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  • NICHOLAS KAMM/AFP/Getty Images(WASHINGTON) -- Incoming first lady Melania Trump channeled another first lady Friday with her choice of Inauguration Day fashion.Trump, 46, was spotted entering St. John’s Episcopal Church alongside her husband, Donald Trump, wearing a sky-blue dress with a structured shrug and matching gloves.She also wore her hair pulled back in a styled bun.The look was reminiscent of former first lady Jacqueline Kennedy Onassis, who was well-known for her classic style.Melania Trump’s dress was a custom design by American designer Ralph Lauren.“We walked into today with a lot of speculation of different designers she would wear and Ralph Lauren was definitely at the top of the list, but there were also several European designers,” Joe Zee, editor-in-chief of Yahoo Style, said Friday on ABC News' Good Morning America. “I think it would have been a big mistake for her to appear for the first time at the inauguration in a non-American designer.“I think to wear one of the biggest [designers] in the country was a really big coup,” he said.Trump's Inaugural Day outfit included a Ralph Lauren Collection cashmere cropped cutaway jacket, cashmere mock turtleneck dress, suede gloves and suede clutch, a Ralph Lauren spokesperson confirmed to ABC News.The choice by Trump to wear a Lauren-designed dress on Inauguration Day comes as some designers have spoken publicly about being conflicted over whether to dress the incoming first lady. Michelle Obama was a darling of the fashion world, stepping out in bold styles and boosting the careers of young designers, but some designers have been wary to dress his wife due to their feelings about Donald Trump.“This is a very interesting inauguration because for the first time with any first lady, designers are very divided,” Zee said. “We’re walking into today with a whole list of designers who refuse to dress the first lady and a list of designers who are proud to.”“I think Ralph Lauren was one of the first American designers to step up and say that he would [dress Trump],” he said.Lauren, a New York native like Donald Trump, also designed the Italian-made silk crepe jumpsuit that Melania Trump wore on election night.The jumpsuit, which retails at upscale Fifth Avenue department store Bergdorf Goodman for about $4,000, grabbed attention because of its fashion-forward silhouette, a one-shoulder neckline and a half sleeve at the left side.Trump wore a floor-length, long-sleeve gold gown to an Inauguration Day-eve dinner Thursday night held at Union Station in Washington, D.C.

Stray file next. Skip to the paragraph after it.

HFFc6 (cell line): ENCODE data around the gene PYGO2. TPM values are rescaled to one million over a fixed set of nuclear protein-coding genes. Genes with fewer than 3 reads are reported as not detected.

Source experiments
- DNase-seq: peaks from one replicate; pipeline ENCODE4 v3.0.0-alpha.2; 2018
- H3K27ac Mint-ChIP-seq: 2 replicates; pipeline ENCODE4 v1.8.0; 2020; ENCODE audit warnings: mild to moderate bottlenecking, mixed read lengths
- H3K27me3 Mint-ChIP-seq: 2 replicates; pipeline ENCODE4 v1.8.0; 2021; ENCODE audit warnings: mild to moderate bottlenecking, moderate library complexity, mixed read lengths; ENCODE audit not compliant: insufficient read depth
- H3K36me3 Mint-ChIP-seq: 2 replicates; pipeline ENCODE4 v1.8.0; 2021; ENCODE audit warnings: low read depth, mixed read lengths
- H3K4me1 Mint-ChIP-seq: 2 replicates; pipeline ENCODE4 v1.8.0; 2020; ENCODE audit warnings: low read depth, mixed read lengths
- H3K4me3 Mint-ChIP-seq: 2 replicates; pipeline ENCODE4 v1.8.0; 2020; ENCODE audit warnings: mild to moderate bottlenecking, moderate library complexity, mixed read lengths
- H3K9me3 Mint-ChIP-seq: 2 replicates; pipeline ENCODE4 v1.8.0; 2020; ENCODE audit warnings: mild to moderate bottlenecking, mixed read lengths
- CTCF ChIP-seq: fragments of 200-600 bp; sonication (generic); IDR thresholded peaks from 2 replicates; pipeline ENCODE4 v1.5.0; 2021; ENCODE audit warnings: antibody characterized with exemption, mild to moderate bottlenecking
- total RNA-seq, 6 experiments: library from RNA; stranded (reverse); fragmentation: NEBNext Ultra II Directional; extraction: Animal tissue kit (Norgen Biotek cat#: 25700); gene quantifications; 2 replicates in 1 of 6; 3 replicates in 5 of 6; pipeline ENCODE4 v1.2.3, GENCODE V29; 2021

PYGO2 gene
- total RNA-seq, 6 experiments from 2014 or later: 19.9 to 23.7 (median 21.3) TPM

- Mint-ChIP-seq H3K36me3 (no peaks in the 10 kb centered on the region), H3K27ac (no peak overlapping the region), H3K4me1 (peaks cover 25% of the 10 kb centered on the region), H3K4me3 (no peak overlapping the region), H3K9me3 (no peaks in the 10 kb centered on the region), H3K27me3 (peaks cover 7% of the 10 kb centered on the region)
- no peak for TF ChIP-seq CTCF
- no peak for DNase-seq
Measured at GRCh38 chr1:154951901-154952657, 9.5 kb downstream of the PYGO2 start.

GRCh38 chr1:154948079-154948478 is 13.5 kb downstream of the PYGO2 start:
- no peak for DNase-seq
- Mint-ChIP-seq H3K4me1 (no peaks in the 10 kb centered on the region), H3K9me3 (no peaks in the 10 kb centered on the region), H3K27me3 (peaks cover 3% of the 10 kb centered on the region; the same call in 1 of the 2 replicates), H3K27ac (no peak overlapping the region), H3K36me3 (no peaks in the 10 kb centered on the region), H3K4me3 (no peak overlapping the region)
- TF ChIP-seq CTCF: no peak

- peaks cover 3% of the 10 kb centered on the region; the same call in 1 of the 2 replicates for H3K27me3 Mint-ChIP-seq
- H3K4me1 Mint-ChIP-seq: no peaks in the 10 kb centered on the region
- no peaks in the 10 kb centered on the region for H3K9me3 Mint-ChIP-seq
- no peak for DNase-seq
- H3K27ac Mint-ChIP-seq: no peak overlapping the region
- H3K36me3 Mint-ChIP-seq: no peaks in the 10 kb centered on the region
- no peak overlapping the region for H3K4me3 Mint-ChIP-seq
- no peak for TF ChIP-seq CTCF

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  • KENA BETANCUR/AFP/Getty Images(WASHINGTON) -- Steven Mnuchin, President-elect Donald Trump’s nominee for Treasury secretary, began his Senate confirmation hearing by defending his role in the thousands of foreclosures by Independent National Mortgage Corporation, also referred to as "IndyMac.""In the press, it has been said that I ran a ‘foreclosure machine,’” Mnuchin told the Senate Finance Committee.He insisted that he made efforts to keep people in their homes by providing 100,000 loan modifications.“I felt great empathy for the thousands of Americans who lost their home because of a system that failed them,” Mnuchin stated.